The Borno state government has sponsored another set of 20 female citizens to study medicine at a university in Sudan, bringing to 50, the number of ladies sent abroad under the State’s Female Medical
Education (Intervention) Programme that is designed to send for training abroad, 300 female doctors from 2014 to 2019.
The programme was initiated following the discovery of massive dearth of female doctors in the last twenty years across the State despite high population of female, many of whom suffer maternal and other women related complications that are partly caused by apathy of most women to be medically counseled and treated by male doctors on maternal and related issues.
The additional 20 ladies are to be trained at El-Razi Medical University, Khartum, Sudan where 30 ladies have spent almost a year now.
While presenting the award letter and a laptop computer to each of the 20 female student at the Government House Maiduguri on Tuesday, Borno State Governor, Kashim Shettima said he was very passionate about women education, as according to him, “when you educate a man, you educate an individual but when you educate a woman you educate a nation”.
The Governor said ” all of us are product of public schools and posterity will judge us harshly if we allow the public school system to collapse”.
He said the after becoming medical doctors, the students are expected to specialise on courses like Gynecology, pediatric and mammography among others, adding that the state government has earlier sent 30 female students to the same institution making the number to 50 now.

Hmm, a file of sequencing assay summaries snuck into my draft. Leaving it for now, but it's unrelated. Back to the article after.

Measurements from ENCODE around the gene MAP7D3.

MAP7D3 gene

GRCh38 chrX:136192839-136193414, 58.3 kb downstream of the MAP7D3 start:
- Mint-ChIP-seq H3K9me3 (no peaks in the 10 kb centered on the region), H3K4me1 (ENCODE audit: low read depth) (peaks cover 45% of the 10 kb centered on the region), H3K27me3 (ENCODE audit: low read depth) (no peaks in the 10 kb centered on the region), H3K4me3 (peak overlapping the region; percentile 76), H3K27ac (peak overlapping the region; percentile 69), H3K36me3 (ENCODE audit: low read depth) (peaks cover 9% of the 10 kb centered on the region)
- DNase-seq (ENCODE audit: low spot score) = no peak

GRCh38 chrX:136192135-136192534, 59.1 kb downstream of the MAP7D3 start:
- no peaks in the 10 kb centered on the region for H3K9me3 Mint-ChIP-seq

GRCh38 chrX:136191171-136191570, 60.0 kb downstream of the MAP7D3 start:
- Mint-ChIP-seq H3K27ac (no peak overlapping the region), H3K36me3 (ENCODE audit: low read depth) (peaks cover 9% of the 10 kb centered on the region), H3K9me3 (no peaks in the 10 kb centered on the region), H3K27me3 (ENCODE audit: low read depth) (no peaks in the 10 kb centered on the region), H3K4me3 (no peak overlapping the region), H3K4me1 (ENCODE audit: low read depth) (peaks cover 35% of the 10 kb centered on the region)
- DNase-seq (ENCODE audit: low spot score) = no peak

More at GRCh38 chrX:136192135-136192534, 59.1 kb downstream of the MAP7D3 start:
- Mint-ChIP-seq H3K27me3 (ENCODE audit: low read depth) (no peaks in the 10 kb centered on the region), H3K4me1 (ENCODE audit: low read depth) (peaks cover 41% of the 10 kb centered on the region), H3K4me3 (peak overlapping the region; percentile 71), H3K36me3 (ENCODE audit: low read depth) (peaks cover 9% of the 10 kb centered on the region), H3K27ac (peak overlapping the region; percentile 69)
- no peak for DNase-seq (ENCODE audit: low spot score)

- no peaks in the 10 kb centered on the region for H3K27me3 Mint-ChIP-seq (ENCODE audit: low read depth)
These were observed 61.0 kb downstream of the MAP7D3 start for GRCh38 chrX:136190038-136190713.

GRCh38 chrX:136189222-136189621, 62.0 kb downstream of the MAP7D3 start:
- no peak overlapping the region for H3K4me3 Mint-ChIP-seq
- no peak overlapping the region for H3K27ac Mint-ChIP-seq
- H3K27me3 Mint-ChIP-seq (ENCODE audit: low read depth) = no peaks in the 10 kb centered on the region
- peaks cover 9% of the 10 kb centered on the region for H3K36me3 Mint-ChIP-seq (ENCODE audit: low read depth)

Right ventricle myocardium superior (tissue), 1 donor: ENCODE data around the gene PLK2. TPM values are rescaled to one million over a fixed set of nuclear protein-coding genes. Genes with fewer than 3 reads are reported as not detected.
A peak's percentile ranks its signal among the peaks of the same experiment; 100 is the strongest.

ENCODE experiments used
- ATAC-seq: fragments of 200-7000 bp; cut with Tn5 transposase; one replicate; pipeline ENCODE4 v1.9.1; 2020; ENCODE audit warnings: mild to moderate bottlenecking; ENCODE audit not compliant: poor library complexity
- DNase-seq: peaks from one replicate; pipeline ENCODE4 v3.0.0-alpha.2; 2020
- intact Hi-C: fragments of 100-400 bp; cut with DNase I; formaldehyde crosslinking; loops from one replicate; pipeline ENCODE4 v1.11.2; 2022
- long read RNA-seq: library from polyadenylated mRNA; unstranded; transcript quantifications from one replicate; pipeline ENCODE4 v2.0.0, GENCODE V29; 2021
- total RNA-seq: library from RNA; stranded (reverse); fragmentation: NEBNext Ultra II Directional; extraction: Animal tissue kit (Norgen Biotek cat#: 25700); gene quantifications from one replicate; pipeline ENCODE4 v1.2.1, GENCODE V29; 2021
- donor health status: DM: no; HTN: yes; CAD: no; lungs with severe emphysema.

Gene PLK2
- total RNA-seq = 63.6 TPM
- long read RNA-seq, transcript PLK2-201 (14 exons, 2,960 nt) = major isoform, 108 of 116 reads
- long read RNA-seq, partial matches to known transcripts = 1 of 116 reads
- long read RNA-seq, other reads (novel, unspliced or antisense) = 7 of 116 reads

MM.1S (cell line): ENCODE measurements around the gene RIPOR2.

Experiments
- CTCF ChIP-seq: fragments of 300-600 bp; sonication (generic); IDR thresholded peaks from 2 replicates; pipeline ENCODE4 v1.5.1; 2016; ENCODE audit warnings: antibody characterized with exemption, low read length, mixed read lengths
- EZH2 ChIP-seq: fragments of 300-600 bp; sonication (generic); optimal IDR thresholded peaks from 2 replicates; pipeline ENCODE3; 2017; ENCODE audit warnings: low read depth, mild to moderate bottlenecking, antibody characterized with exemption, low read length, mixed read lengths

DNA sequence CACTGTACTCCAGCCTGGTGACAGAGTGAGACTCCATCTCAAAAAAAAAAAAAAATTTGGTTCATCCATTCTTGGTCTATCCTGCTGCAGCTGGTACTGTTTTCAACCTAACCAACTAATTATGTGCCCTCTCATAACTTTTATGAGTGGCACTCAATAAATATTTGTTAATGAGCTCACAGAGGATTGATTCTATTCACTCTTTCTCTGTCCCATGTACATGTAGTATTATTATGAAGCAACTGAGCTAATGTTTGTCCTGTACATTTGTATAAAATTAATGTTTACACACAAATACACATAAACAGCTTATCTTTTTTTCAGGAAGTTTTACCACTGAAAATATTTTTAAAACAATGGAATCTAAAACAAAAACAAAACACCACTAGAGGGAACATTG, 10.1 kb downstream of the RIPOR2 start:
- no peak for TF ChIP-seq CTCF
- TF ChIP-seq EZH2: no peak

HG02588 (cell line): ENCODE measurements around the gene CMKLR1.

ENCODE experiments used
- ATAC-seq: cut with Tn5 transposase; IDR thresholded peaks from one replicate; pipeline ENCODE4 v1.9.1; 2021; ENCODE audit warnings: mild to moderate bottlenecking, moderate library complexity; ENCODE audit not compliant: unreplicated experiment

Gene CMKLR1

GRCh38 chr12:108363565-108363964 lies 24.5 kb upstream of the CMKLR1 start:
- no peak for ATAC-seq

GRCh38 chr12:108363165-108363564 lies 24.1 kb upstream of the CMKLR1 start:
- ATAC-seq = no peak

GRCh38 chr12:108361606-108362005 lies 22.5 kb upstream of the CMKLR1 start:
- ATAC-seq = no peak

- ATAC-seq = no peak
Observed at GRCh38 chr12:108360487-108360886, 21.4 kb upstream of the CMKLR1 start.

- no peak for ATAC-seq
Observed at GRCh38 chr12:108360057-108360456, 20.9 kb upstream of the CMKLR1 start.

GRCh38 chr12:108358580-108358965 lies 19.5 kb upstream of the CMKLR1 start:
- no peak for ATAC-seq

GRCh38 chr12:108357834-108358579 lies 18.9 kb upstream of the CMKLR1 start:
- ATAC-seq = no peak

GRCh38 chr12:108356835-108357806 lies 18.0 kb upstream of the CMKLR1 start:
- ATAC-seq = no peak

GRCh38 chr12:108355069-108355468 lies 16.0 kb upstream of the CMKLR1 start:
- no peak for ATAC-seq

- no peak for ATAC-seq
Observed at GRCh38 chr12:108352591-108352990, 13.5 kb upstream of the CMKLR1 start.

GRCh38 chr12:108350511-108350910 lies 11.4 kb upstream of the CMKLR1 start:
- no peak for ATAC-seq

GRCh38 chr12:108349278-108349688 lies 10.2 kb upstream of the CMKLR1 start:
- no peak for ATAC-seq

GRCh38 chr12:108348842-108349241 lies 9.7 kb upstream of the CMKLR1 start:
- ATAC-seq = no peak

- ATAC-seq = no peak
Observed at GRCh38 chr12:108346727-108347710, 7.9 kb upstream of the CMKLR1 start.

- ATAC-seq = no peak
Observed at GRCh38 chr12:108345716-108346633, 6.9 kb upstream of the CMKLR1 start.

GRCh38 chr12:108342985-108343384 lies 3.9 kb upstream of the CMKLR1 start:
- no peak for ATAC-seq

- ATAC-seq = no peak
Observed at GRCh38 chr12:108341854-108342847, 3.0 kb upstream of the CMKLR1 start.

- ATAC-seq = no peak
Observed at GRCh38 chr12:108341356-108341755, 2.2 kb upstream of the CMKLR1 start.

Shettima also said that government is going to introduce feeding system in the public primary schools, adding that at least one meal per day will be introduce in Maiduguri Metropolitan council, Jere,
Biu, Shani Kaga and Monguno as pilot projects He said that government is going to pay parents a stipend to encourage them to send their children and wards to schools, especially in northern part of the state.
The governor said he is going to invest heavily on the programme because it is sensitive to gender empowerment and that developed countries like Singapore and Korea were not natural resource endowed by they invest heavily on education and now reaping the fruit.
Earlier, the permanent secretary ministry of higher education, Lawan Mahmud Maina said the state spend N65 million per annum on 50 female students that were sent on scholarship to the college of medicine Khartoum.
Our correspondent gathered that the state government will spend $10,700 dollars on each of the 20 female students per annum.